Court of Appeal rules modified crew-cab vehicles are cars and not vans for benefits purposes

A long running case concerning the subtle difference between cars and vans (Payne, Garbett and Coca-Cola European Partners Great Britain Ltd v HMRC) has recently been resolved in HMRC’s favour, with a decision that is expected to have significant consequences for employers and employees.


Coca-Cola case

Two types of multi-purpose vehicles were provided by Coca-Cola for its employees – VW Transporter Kombi and Vauxhall Vivaro – with both being treated as vans for benefits in kind (BIK) purposes. But HMRC contested that they were cars and as such carry a much higher BIK charge, taking their challenge to through the tribunals and most recently the Court of Appeal.

At the core of the case was the definition of a van for benefits purposes – “a vehicle of a construction primarily suited for the conveyance of goods or burden.” If the vehicle does not fit within that definition, or qualify for other exemptions, it defaults to being treated as a car. For many years now, the increasing number of multi-purpose and double-cab vehicles have created uncertainty as to which side of the dividing line they fell, so a case such as this was perhaps long overdue.

After proceeding through the First Tier Tribunal and Upper Tribunal stages, the Court of Appeal (CA) has ruled that both the Kombi and Vivaro were multi-purpose and as such were not primarily suited to any particular use. The CA also confirmed the earlier tribunal decisions that the “construction” of the vehicle should be taken at the state it was provided to the employee, including any post-factory modifications.


Implications for employers and employees

The CA decision is binding, so employers will need to take this decision into account when preparing P11D forms for 2020/21 onwards – subject to any appeal to the Supreme Court (if permitted).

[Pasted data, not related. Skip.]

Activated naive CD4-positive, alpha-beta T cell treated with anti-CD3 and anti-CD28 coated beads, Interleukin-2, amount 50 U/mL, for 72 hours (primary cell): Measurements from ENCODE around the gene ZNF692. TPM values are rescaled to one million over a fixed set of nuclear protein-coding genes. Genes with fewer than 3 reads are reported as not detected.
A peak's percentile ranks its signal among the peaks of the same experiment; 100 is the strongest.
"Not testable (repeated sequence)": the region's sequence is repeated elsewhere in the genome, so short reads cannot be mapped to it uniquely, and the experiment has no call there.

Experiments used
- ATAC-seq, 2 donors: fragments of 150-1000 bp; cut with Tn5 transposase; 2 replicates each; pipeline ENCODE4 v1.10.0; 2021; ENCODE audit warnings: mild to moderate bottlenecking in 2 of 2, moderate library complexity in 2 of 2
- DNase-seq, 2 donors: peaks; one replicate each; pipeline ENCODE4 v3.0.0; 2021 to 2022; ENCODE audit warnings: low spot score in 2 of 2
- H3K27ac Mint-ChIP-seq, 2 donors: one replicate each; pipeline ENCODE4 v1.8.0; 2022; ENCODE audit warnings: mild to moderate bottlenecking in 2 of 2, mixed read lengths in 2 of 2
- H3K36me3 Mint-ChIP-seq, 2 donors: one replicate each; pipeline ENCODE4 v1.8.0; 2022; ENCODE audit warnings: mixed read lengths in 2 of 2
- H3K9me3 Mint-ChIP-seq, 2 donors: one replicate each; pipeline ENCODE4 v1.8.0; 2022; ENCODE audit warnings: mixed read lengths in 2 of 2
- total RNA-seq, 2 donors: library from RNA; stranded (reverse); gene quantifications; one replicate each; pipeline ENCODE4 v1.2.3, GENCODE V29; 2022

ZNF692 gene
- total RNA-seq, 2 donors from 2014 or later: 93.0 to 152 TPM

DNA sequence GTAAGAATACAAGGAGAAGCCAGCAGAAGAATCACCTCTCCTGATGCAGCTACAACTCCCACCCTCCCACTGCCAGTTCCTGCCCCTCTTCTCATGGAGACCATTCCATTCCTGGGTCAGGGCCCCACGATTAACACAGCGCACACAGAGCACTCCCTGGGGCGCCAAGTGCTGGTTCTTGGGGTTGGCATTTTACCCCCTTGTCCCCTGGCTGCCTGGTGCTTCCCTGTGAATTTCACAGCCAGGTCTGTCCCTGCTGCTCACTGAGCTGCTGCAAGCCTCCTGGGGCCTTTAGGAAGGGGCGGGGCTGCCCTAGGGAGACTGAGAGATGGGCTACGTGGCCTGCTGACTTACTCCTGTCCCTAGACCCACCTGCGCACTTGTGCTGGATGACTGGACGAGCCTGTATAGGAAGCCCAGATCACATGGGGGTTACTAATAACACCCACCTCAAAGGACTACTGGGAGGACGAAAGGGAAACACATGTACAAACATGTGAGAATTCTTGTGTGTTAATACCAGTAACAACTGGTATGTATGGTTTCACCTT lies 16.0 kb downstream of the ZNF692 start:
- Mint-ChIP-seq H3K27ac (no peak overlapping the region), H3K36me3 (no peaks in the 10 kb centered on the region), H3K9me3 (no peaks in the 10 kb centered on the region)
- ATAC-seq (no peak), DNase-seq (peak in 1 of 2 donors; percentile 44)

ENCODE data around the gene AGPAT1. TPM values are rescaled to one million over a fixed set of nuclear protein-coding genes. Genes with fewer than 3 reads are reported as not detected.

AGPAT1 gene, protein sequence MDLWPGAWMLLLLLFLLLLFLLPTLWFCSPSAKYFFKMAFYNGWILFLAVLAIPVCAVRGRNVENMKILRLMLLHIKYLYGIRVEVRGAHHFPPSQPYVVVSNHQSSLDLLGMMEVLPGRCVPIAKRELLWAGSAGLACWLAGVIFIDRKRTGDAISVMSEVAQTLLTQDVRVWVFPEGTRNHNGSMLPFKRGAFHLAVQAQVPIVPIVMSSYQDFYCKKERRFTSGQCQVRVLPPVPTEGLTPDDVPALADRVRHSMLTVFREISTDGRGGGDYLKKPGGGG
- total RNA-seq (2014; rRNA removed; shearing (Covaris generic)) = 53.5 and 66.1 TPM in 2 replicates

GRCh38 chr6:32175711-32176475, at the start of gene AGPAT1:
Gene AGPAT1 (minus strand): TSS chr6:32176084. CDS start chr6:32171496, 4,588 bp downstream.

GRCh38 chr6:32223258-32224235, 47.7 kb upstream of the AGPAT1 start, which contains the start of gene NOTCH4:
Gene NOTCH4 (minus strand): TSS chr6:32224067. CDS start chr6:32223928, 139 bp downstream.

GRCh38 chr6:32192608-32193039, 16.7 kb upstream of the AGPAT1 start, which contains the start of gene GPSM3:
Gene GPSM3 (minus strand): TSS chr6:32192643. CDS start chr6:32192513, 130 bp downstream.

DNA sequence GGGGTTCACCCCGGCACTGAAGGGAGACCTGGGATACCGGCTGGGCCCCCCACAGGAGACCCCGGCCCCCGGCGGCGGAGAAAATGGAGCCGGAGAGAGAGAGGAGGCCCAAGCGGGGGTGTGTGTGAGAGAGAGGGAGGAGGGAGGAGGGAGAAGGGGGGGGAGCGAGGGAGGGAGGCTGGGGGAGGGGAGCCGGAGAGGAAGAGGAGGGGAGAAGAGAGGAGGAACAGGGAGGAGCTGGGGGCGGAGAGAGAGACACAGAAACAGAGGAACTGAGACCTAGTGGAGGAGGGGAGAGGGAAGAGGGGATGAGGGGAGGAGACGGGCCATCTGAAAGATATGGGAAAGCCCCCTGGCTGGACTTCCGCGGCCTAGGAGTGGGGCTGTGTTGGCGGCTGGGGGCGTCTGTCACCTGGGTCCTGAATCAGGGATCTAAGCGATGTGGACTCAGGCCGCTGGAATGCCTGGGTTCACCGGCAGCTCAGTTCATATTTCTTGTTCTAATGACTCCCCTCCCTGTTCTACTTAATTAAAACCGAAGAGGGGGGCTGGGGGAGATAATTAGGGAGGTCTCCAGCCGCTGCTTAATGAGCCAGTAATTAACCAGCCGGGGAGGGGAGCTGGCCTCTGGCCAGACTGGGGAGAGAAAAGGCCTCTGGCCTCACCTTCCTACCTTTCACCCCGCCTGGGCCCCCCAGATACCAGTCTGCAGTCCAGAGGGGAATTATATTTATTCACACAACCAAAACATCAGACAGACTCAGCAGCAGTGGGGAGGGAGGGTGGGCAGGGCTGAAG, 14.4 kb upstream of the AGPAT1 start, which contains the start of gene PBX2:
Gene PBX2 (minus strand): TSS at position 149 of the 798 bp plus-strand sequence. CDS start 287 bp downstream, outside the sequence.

Employers should look to review if they have any such multi-purpose vehicles and how they have been treated for BIK purposes. One problem is that if such vehicles have been treated as a van, they may not have been reported on a P11D (if their private usage was within permitted limits), so employers will need to review their wider vehicle fleet, not just focus on P11D submissions.

For any vehicles that are affected, where private fuel has also been provided it may be worth reviewing whether mileage logs can be used to make good all private fuel provided since 6th April 2020, to avoid a fuel scale charge in addition to the car benefit.

Any employers considering buying crew-cab vehicles should now proceed with caution. If a vehicle is genuinely needed primarily to carry goods, then best advice would be to purchase a clearly definable van – with just one row of seats and no windows on the rear sides. Any vehicle that has a second row of seats and rear windows runs the risk of being treated as a car following this case.


Where does this leave double-cab pickups?

What is not yet clear from the outcome of the Coca-Cola case is what this means for double-cab vehicles. The crew-cab vehicles in this case all had an enclosed panel van shape, whereas double-cab pickups have an enclosed passenger space and a separate open payload area. A double-cab pickup is also less flexible than the Vivaro and Kombis in this case, with seating and load areas being typically permanently fixed and not easily modified.

That said, it is worth noting that HMRC has accepted for many years that double-cab pickups (with a payload capacity of at least 1 metric tonne) is a van for the purpose of tax, as their own Employment Income Manual (EIM23150) confirms. But given the outcome of this case, it would not be surprising if HMRC looked to double-cabs as their next target.


Earlier years’ P11D amendments?

Although this case means a change in treatment for 2020/21 P11Ds, what about previous P11D submissions? HMRC might take the view that – as the Upper Tribunal judgment in the Coca-Cola case was released in March 2019 and their own Employment Income Manual guidance has stated its view on the definition of a van for many years – such vehicles should also be treated as cars for 2018/19 and 2019/20, meaning corrections may be needed. This would be at great tax and NIC cost to employers and even more so employees.

Now that the case has just been settled, and given the wide-reaching ramifications for employers and employees, we are hoping that HMRC will issue some guidance and clarification on the position for earlier years’ P11D submissions.

If you have any questions or queries please contact Richard Whitelock –